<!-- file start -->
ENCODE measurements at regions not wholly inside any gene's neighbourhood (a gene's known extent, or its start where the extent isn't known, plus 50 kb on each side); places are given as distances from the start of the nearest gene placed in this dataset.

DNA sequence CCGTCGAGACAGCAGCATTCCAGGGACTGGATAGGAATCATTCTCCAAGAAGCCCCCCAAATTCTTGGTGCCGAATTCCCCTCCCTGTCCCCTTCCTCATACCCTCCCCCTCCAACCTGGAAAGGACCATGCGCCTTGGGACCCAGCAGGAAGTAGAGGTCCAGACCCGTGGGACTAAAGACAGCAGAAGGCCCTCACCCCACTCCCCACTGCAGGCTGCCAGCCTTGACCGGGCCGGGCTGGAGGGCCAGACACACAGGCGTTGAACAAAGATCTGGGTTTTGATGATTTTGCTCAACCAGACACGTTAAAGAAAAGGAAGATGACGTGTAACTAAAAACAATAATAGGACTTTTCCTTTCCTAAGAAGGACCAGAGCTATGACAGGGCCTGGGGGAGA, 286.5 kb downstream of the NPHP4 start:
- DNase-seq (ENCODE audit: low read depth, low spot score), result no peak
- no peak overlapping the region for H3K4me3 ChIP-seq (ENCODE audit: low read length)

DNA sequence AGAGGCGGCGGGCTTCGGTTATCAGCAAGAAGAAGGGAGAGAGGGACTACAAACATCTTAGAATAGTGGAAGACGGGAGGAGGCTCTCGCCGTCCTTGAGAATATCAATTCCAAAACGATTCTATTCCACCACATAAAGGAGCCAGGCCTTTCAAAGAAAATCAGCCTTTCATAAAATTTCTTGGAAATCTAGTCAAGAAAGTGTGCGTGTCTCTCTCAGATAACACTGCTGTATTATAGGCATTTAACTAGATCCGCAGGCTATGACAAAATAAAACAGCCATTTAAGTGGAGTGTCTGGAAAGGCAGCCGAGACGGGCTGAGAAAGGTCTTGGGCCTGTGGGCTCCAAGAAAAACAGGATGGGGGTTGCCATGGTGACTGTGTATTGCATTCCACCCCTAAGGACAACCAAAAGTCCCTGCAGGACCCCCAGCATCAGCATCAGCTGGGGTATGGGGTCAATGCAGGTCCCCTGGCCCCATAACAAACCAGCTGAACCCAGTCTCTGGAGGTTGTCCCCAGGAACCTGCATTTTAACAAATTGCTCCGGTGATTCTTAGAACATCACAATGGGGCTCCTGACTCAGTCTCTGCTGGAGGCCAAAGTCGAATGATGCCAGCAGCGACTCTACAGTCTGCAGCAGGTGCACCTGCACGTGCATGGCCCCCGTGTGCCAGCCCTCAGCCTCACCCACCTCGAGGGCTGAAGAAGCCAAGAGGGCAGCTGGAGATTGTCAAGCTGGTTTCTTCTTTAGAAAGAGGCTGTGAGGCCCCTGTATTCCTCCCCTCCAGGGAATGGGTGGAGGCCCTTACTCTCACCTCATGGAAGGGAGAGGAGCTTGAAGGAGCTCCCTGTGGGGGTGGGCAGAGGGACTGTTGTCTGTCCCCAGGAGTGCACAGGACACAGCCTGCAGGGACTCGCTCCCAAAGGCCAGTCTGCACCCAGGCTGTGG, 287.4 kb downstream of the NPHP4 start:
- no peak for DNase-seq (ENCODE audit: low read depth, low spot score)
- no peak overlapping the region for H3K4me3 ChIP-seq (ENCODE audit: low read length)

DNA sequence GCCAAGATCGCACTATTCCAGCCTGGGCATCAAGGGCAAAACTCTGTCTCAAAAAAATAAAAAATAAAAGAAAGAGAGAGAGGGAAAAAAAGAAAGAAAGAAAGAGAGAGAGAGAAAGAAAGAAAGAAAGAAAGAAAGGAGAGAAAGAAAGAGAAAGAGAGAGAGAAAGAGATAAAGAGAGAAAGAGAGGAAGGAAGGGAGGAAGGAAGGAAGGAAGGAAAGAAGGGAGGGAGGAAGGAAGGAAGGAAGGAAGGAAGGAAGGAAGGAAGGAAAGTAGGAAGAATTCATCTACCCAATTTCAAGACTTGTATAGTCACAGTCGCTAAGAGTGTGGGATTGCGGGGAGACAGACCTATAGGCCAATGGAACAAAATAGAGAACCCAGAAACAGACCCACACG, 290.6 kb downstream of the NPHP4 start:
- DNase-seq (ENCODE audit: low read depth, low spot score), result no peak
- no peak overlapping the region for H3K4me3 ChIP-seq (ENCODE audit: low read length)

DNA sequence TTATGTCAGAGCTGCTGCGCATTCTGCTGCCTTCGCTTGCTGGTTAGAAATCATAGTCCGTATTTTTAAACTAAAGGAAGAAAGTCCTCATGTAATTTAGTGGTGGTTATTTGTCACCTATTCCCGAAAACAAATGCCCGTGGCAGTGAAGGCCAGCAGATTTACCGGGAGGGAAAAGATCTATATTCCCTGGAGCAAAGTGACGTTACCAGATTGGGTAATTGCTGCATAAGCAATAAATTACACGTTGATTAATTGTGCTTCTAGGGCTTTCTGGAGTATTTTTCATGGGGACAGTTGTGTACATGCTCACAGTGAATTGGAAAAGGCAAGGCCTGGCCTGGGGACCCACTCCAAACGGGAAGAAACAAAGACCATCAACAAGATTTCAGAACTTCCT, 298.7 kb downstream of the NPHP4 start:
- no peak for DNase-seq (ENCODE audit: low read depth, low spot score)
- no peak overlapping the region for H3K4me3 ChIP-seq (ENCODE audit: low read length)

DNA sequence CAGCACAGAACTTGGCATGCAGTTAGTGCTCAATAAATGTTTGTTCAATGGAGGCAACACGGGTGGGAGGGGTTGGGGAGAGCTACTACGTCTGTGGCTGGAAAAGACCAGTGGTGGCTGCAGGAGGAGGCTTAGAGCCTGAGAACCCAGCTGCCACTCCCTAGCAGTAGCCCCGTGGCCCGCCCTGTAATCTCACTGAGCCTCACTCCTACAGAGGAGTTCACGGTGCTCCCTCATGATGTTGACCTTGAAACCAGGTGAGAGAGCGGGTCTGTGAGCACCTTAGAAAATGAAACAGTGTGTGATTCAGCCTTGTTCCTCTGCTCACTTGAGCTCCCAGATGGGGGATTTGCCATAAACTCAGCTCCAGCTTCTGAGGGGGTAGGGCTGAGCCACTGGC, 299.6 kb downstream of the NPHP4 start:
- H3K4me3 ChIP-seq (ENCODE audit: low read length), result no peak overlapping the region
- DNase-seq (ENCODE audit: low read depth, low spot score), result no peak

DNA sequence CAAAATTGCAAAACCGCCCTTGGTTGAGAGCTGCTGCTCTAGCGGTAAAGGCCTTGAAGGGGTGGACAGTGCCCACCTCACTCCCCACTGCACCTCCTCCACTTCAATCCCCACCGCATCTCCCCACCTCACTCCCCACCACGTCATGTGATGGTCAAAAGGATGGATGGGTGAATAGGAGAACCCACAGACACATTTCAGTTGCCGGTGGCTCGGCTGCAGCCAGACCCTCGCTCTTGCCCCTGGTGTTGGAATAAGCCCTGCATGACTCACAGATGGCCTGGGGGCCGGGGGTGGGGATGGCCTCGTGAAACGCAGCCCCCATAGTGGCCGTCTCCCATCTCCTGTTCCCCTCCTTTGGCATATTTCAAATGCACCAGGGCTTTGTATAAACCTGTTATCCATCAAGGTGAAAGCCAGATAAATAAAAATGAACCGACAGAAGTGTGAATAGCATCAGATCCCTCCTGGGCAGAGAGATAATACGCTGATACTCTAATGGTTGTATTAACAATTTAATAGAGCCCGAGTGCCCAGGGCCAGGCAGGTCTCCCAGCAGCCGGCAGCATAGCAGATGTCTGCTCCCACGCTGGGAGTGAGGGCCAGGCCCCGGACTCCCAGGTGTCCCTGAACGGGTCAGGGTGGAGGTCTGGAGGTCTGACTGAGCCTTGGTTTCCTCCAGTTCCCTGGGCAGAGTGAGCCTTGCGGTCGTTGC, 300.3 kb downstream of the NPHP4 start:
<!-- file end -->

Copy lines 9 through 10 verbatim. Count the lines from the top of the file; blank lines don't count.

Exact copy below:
- DNase-seq (ENCODE audit: low read depth, low spot score), result no peak
- no peak overlapping the region for H3K4me3 ChIP-seq (ENCODE audit: low read length)